"More than 70% of public spending doesn’t go by public accountants, but through the scheduling of the Central Bank which is also a public accountant," said Justin Kabongo, president of the African Association for the Fight against Corruption (AALC), Friday, July 13, 2012 during a thought day organized by Open Society Initiative for Southern Africa (OSISA) in its headquarters in Kinshasa, about the mechanisms of fight against corruption in DR Congo.
These comments were confirmed by the President of the Counts Court, Ernest Izengemi Nsia Nsia who said that "transactions conducted at the Central Bank are largely outside the Counts Court". He said that "the Count Court will only deal with public accountants; and public accounts all must go through public accountants, which is not the case."
President of the Court of Auditors reported that "the DR Congo has 695 accountants who must produce 12 accounting by year, but the Count Court has just received the 1/3 report of such accountants”. Besides, "the Court of Auditors, said its president, receives only 30% of the budget allocated for its operation, so that some investigations initiated by the Court of Auditors fail, they are abandoned along the way ".
To a question concerning the judgments of the Count Court, the President of the Court replied that "the Court prepares the proposition of law, and it is parliament that approves the accounts of state for such to such exercise. But since 2000, Parliament did not stop the proposition of law prepared by the Counts Cour.
Ernest Izengemi said that "the accounting area of the DR Congo is completely disorganized and there is need to reform it. The public accountant is often sidelined in favor of providers who often say they have received nothing, or the Court of Auditors follows the accountant and not the provider. “The President of the Counts Court considers that the reform is very important and recommends that it begins by the accounting framework and accounting statistics.
OSISA Foundation organized this reflection day, said Pascal Kambale its President in Dr Congo, to provide a framework for multi-actors, where government, institutions contributing to the fight against corruption and civil society to consider their strengths, weaknesses and the challenges they face in order to think of innovative strategies and actions to contribute effectively to curb corruption in DR Congo. The goal is to see how to get the DR Congo among the 10 most corrupt countries in the world.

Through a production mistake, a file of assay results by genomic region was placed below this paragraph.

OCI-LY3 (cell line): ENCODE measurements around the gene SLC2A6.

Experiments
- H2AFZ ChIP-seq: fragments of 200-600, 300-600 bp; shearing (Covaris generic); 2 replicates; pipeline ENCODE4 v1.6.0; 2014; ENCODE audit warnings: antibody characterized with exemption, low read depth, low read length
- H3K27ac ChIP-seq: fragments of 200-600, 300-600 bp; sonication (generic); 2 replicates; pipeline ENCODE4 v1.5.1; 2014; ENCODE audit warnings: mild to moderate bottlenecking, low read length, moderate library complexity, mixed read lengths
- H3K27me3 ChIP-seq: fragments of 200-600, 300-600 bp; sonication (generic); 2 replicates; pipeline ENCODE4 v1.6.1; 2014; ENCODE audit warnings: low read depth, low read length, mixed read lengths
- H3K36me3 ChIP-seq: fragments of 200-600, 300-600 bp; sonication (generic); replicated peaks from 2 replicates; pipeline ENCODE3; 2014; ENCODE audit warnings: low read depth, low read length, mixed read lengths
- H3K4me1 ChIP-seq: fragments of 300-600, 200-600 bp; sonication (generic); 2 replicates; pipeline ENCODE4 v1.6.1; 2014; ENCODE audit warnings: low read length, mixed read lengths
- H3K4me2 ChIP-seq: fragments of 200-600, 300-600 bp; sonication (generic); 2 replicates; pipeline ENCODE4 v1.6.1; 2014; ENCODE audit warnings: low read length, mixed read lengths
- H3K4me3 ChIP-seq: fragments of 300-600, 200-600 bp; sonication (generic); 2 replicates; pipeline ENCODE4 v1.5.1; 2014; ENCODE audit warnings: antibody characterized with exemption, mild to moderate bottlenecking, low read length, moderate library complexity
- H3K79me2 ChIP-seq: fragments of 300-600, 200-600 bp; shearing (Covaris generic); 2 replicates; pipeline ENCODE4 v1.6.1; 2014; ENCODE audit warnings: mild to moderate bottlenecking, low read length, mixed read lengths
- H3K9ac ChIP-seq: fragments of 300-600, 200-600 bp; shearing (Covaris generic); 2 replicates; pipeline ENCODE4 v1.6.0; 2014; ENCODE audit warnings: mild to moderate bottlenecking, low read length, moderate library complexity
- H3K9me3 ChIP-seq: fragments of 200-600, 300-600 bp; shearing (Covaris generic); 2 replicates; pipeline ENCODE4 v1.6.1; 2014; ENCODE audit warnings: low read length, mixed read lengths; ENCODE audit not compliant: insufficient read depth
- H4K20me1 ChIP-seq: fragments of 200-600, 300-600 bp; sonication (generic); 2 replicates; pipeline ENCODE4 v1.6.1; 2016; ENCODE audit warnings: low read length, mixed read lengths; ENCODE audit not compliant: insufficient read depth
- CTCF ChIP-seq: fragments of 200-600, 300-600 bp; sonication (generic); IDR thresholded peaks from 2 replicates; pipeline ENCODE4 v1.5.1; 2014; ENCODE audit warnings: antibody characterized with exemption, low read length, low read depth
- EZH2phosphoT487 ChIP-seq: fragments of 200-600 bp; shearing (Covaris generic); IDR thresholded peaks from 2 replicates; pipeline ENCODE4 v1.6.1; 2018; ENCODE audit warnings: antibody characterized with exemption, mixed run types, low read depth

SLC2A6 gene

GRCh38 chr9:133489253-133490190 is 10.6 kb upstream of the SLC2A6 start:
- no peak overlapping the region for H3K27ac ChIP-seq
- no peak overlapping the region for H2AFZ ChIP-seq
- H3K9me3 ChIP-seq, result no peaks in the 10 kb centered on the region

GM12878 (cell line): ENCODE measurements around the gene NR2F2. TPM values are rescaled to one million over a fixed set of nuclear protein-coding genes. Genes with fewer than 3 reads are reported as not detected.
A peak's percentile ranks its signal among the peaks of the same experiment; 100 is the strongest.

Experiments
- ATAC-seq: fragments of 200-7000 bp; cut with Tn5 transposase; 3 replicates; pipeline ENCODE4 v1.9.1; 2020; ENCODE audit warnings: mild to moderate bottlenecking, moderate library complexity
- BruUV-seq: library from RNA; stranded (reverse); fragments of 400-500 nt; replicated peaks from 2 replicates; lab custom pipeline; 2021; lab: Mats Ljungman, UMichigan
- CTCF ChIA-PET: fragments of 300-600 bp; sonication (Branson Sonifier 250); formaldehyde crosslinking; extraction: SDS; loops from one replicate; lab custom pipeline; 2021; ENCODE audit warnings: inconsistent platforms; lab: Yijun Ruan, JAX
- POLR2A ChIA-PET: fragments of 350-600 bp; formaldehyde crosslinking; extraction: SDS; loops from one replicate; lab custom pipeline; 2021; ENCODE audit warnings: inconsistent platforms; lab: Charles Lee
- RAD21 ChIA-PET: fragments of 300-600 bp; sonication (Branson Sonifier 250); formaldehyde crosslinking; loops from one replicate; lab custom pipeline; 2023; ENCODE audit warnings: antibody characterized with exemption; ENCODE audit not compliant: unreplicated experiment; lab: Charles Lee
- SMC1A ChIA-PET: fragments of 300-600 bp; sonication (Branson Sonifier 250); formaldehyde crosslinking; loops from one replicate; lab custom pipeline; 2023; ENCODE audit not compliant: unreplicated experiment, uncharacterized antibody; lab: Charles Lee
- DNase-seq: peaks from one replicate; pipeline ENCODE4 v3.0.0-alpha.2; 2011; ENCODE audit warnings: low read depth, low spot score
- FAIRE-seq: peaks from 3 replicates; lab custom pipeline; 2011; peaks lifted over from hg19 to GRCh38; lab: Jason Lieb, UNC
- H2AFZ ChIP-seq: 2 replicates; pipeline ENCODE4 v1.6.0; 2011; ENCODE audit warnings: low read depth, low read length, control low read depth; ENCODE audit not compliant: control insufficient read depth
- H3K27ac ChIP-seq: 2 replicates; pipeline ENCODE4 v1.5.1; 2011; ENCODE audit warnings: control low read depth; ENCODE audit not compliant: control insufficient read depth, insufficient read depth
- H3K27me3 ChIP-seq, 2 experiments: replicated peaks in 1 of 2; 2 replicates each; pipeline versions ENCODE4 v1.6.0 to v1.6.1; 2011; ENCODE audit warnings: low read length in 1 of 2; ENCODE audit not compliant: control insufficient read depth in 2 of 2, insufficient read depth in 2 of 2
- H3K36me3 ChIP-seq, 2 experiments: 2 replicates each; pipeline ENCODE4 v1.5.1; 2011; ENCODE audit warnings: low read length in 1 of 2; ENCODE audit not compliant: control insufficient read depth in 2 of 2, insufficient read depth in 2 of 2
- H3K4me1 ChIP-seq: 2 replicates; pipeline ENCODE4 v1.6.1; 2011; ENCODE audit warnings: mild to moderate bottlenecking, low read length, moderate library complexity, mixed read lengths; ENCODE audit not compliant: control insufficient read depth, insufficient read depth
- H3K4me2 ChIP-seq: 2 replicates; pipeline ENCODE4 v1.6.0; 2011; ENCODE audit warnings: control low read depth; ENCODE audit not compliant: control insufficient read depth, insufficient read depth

Several speakers spoke at the meeting on several aspects related to corruption. Prof. Bob Kititi, Service Procurement (ARMP), lamented the fact that this service is often composed of persons recommended by the Minister. For him, the big problem is at the man. A good procurement system requires competent and honest men. He noted he is currently serving a layoff because he asked for an audit on the work of the staff of the ARMP.
Prof. St Augustin Muendambali, President of the Observatory of the code of ethics (OCEP), believes that the procurement system has locked; now corruption is not done with the cash, but rather in terms of percentage if the market led. He said that the observatory has identified 17 occupational groups in DR Congo, but he met a terrible resistance to change in all these groups. He estimates that roughly 50% of the Congolese practices corruption. The DR Congo favors the penalty, but he recommends that the country does like in China where it focuses on prevention.
Philip Kayumba of the Technical Unit for fight against corruption, unit attached to the Ministry of Justice, considers that before much lead a good fight against corruption must begin with self-assessment of all institutions of the country. He lamented that there is no coordination between all institutions responsible for fighting corruption. He advocated the establishment of national coordination of all state structures. He also deplored the fact that those who run the country are covered by immunity.
The assistance was surprised by the words of Victor Batubenga, Director General of the General Inspection of Finance, who stated that "they have lots of evidence of corruption, but no proof."
Prof. Kodi Muzong the United Nations Office against Drugs and Crime (UNODC), spoke to assistance about the UN convention against corruption and said that African countries like Liberia and Sierra Leone which were passed by conflict also and have advanced in this fight. The DR Congo can do it too.
Wivine Mumba, the justice minister, was strongly expected to present the roadmap of the Government in the fight against corruption, but the minister has been conspicuously absent.
Justin Kabongo said also that the DR Congo is a specialist in ratifying international agreements and often creates structures to appeal to international opinion in order to assert that the political will. He believes that there is no political will if we don’t give the financial resources availed to drive the structures that we create.
The Bishop Abraham Djamba recalled the fundamental principle for the fight against corruption begins with the effective involvement of the head of state. Kabongo approved it and recalled the words of, during his swearing in 2006. Joseph had said that "corruption is a crime and he promised to the fight it with all his energy.